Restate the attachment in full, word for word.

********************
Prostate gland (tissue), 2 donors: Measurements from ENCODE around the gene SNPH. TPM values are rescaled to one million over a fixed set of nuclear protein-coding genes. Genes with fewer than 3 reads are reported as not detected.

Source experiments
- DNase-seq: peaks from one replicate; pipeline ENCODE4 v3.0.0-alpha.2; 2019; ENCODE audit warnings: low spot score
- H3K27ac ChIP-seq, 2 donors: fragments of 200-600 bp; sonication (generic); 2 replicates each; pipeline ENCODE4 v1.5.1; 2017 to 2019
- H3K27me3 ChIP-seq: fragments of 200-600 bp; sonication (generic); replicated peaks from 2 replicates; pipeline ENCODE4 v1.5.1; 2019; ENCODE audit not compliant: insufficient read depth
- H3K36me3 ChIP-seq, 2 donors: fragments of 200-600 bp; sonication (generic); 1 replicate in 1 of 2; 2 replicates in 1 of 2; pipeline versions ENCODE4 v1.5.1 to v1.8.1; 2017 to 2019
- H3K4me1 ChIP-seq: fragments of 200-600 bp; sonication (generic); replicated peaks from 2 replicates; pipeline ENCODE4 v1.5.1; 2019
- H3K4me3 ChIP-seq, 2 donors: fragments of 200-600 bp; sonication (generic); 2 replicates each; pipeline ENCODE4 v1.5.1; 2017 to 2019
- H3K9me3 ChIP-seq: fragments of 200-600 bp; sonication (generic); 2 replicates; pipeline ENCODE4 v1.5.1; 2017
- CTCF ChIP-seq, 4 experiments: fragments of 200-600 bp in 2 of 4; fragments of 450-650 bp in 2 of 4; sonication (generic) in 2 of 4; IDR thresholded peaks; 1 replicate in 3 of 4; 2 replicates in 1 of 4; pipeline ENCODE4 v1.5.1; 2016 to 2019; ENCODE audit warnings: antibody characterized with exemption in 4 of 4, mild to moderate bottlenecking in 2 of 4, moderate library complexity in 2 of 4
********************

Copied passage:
Prostate gland (tissue), 2 donors: Measurements from ENCODE around the gene SNPH. TPM values are rescaled to one million over a fixed set of nuclear protein-coding genes. Genes with fewer than 3 reads are reported as not detected.

Source experiments
- DNase-seq: peaks from one replicate; pipeline ENCODE4 v3.0.0-alpha.2; 2019; ENCODE audit warnings: low spot score
- H3K27ac ChIP-seq, 2 donors: fragments of 200-600 bp; sonication (generic); 2 replicates each; pipeline ENCODE4 v1.5.1; 2017 to 2019
- H3K27me3 ChIP-seq: fragments of 200-600 bp; sonication (generic); replicated peaks from 2 replicates; pipeline ENCODE4 v1.5.1; 2019; ENCODE audit not compliant: insufficient read depth
- H3K36me3 ChIP-seq, 2 donors: fragments of 200-600 bp; sonication (generic); 1 replicate in 1 of 2; 2 replicates in 1 of 2; pipeline versions ENCODE4 v1.5.1 to v1.8.1; 2017 to 2019
- H3K4me1 ChIP-seq: fragments of 200-600 bp; sonication (generic); replicated peaks from 2 replicates; pipeline ENCODE4 v1.5.1; 2019
- H3K4me3 ChIP-seq, 2 donors: fragments of 200-600 bp; sonication (generic); 2 replicates each; pipeline ENCODE4 v1.5.1; 2017 to 2019
- H3K9me3 ChIP-seq: fragments of 200-600 bp; sonication (generic); 2 replicates; pipeline ENCODE4 v1.5.1; 2017
- CTCF ChIP-seq, 4 experiments: fragments of 200-600 bp in 2 of 4; fragments of 450-650 bp in 2 of 4; sonication (generic) in 2 of 4; IDR thresholded peaks; 1 replicate in 3 of 4; 2 replicates in 1 of 4; pipeline ENCODE4 v1.5.1; 2016 to 2019; ENCODE audit warnings: antibody characterized with exemption in 4 of 4, mild to moderate bottlenecking in 2 of 4, moderate library complexity in 2 of 4